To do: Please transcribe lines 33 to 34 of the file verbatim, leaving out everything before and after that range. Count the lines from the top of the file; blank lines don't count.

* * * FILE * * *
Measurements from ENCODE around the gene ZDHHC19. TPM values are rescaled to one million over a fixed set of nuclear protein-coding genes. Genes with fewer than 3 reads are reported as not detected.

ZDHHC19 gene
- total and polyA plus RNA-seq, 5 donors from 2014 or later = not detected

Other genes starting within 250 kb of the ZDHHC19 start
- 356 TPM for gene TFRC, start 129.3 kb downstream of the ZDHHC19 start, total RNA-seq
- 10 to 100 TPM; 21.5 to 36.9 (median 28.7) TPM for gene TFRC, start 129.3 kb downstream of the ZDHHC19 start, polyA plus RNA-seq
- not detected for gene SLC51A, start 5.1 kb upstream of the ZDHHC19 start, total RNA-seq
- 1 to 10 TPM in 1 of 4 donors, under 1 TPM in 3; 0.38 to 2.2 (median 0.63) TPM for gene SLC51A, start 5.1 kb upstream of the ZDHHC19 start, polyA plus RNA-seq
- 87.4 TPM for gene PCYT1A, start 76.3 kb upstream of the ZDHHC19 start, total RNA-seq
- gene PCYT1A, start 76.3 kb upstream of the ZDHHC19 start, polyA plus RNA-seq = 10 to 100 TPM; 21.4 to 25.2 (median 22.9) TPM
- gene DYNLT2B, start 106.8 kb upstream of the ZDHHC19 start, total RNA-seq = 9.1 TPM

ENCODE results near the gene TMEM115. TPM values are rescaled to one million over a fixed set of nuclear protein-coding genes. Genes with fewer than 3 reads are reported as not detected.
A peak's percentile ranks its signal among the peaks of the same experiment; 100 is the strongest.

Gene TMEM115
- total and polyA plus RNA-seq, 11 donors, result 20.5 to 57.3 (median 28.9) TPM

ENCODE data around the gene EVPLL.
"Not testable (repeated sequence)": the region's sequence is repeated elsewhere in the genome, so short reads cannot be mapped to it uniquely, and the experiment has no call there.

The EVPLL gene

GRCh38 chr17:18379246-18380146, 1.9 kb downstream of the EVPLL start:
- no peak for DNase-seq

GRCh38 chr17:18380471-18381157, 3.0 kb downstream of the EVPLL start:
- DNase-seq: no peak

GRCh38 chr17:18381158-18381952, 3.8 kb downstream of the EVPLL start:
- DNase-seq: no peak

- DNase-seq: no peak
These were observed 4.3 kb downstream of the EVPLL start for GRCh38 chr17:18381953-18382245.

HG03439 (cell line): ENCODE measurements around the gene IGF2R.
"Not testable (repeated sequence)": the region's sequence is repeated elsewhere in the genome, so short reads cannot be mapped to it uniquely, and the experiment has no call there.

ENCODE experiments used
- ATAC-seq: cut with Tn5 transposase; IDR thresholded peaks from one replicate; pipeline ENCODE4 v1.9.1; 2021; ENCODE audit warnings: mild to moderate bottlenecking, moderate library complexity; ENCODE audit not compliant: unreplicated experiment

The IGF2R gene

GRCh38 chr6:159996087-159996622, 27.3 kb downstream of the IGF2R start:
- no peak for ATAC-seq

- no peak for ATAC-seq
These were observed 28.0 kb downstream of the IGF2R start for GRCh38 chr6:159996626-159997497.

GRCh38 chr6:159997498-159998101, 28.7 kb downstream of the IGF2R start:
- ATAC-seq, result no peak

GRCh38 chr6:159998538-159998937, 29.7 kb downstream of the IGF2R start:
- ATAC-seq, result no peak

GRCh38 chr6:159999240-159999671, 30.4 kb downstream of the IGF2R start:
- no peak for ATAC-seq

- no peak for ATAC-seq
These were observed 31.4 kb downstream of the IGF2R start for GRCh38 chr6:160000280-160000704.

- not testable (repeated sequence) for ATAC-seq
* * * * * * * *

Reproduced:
- no peak for ATAC-seq

- no peak for ATAC-seq